Employment Forms Update
While employers in New York State are still in the throes of implementing New York’s new anti-sexual harassment training and other requirements, they would be remiss to let other changes to employment laws escape them. Staying up-to-date on employment forms is critical. Among other things, it helps enhance compliance with applicable laws and mitigates the chance of litigation, government investigations and/or liability for related civil penalties.
In the wake of the Tax Cuts and Jobs Act, the Internal Revenue Service (“IRS”) rolled out a new Form W-4, Employee’s Withholding Allowance Certificate, in February of 2018. The 2018 version includes revised instructions for claiming exemptions from withholding and a revised worksheet, as well as the addition of a reference to the IRS’ online “withholding calculator,” which may be used in lieu of completing the worksheet. While the IRS is not requiring employers to obtain new Form W-4s from current employees, employers should be using the new Form W-4 for new hires. Additionally, the IRS’ open encouragement of wage earners to conduct a “paycheck checkup” using its online withholding calculator may spur current employees to submit a new W-4 regardless. The 2018 Form W-4 can be accessed on the IRS website.
Paid Family Leave Law (“PFLL”) – New York State
While most PFLL-related forms were issued prior to January 1, 2018 (i.e., the commencement date of the Paid Family Leave program), new PFLL-related forms were issued by the New York Workers Compensation Board (“WCB”) as recently as May 2018, such as:
- Form PFL-DC-119, Formal Request for Reinstatement Regarding Paid Family Leave, used by an employee if after requesting to take paid family leave, an employer refuses to reinstate the employee to an original or comparable position, terminates the employee’s employment, reduces the employee’s pay and/or benefits, or disciplines the employee in any way.
Forms issued in January 2018 include:
- FL-DC-120, Paid Family Leave Discrimination/Retaliation Complaint;
- PFL-DC-130, Employer’s Response to Paid Family Leave Discrimination/Retaliation Complaint;
- PFL-32-D, Section 32 Waiver Agreement: Paid Family Leave Discrimination/Retaliation Claim; and
- PFL-300.5-D, Stipulation for Paid Family Leave Discrimination/Retaliation Claim.
Employers should regularly check for PFLL-related form updates, as revisions to forms are likely to occur as the program unfolds during its inaugural year. Employers can access all PFLL-related forms on the WCB’s website.
Form IT-2104 – New York State
All new hires should be completing New York’s 2018 Form IT-2104, Employee’s Withholding Allowance Certificate, in tandem with the 2018 W-4. The 2018 version of Form IT-2104 reflects recent tax rate schedule changes and can be found on New York’s Department of Taxation and Finance website.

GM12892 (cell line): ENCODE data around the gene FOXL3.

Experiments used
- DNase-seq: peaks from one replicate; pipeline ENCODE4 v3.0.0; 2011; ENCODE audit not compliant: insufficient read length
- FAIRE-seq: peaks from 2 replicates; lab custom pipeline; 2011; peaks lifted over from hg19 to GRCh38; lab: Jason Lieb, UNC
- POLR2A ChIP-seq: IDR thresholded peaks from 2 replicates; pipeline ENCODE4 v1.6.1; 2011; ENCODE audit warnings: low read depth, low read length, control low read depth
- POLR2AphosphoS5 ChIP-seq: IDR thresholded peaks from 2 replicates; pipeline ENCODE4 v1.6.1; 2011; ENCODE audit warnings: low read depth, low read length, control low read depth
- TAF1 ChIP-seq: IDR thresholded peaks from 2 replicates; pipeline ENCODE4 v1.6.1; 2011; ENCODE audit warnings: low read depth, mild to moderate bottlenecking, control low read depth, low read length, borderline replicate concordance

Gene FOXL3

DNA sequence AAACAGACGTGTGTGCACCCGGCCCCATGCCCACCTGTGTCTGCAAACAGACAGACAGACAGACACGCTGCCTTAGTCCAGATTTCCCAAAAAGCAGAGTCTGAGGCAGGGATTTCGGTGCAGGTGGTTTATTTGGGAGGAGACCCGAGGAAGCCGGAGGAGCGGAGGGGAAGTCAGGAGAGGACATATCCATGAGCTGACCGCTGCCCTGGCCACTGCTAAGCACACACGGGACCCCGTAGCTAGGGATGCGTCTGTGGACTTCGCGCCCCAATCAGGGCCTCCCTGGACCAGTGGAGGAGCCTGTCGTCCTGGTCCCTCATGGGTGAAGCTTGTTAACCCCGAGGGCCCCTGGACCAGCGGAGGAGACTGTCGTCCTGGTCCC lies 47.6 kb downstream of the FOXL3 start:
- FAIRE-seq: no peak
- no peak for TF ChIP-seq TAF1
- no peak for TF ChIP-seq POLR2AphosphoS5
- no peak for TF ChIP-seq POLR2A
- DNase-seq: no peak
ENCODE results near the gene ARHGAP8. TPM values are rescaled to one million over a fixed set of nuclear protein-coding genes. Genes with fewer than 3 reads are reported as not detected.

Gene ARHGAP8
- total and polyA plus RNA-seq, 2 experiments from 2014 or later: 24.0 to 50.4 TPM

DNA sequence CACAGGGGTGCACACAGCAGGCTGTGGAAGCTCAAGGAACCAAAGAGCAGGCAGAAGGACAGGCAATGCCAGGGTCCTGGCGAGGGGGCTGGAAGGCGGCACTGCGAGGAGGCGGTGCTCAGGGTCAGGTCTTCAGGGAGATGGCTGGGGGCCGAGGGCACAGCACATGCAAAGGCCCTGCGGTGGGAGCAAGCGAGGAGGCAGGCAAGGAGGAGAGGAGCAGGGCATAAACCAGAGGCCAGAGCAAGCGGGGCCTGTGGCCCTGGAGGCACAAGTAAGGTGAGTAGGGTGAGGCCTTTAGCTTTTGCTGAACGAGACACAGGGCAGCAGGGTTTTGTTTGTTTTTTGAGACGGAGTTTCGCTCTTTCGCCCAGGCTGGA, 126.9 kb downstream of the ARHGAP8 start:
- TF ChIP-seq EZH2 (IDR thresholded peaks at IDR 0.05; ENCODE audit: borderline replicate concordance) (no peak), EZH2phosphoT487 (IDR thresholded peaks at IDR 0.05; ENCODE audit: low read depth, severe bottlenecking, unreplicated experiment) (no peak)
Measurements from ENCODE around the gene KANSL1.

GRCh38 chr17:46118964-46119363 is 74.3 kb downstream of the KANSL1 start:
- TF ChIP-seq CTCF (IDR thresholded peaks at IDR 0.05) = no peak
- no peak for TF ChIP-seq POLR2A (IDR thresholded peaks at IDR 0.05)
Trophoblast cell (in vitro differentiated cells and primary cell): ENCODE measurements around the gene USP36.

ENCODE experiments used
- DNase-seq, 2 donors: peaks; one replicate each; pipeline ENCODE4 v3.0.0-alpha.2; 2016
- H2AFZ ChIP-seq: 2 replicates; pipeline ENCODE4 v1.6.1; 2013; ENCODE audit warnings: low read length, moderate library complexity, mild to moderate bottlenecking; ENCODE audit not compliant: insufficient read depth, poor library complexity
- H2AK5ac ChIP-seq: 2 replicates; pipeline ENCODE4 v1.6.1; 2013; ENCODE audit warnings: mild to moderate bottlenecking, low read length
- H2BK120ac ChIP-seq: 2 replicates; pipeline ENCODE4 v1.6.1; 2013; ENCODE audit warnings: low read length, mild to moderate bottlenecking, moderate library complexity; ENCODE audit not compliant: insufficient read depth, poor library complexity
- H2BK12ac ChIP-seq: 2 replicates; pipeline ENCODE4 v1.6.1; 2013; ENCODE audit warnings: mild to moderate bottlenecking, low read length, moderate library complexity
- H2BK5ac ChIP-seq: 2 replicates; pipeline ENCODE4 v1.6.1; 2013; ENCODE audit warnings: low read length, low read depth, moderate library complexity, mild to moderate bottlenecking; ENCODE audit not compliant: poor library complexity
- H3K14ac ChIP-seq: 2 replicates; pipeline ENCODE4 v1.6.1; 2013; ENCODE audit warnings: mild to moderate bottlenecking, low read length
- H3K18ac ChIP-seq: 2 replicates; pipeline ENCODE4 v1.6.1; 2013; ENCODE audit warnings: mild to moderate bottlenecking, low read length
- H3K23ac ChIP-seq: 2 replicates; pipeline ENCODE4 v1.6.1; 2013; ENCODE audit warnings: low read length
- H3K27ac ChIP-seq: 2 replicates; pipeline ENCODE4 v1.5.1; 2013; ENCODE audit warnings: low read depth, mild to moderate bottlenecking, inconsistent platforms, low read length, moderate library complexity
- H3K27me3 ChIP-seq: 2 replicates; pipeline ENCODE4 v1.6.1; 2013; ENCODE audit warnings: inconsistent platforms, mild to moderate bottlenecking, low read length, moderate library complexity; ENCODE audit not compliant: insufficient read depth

Family Medical Leave Act (“FMLA”)
The U.S. Department of Labor (“DOL”) recently submitted a request to the Office of Management and Budget (“OMB”), pursuant to the Paperwork Reduction Act of 1995, to extend the use of all FMLA-related forms, including forms WH-380-E through WH-385-V, for another three years, without any substantive changes to the forms. While the OMB is still in the process of reviewing the DOL’s extension request, it has extended the forms’ original expiration deadline from May 31, 2018, to July 31, 2018, to August 31, 2018. It is anticipated that the OMB will keep extending the expiration deadline one month at a time until its review and approval process is complete. In the meantime, employers can access the most current version of the forms (currently marked with the August 31, 2018 deadline) on the DOL’s website.
Less than one year following the U.S. Citizenship and Immigration Services’ (“USCIS”) issuance of its modernized “smart” Form I-9 on November 14, 2016, USCIS issued a revised version of the Form I-9 on July 17, 2017, which included, among other subtle changes, the addition of a Consular Report of Birth Abroad (Form FS-240) as an acceptable List C document. It also included a revision to List C in connection with all certifications of report of birth issued by the Department of State. As of September 18, 2017, all employers are required to use the July 17, 2017 version of Form I-9 available on the USCIS website.
Employers should continue to monitor for updates to government agency-issued forms.
Should you have any questions regarding employment form updates or any other labor and employment matters, please contact any of the attorneys on our Labor & Employment Practice Team.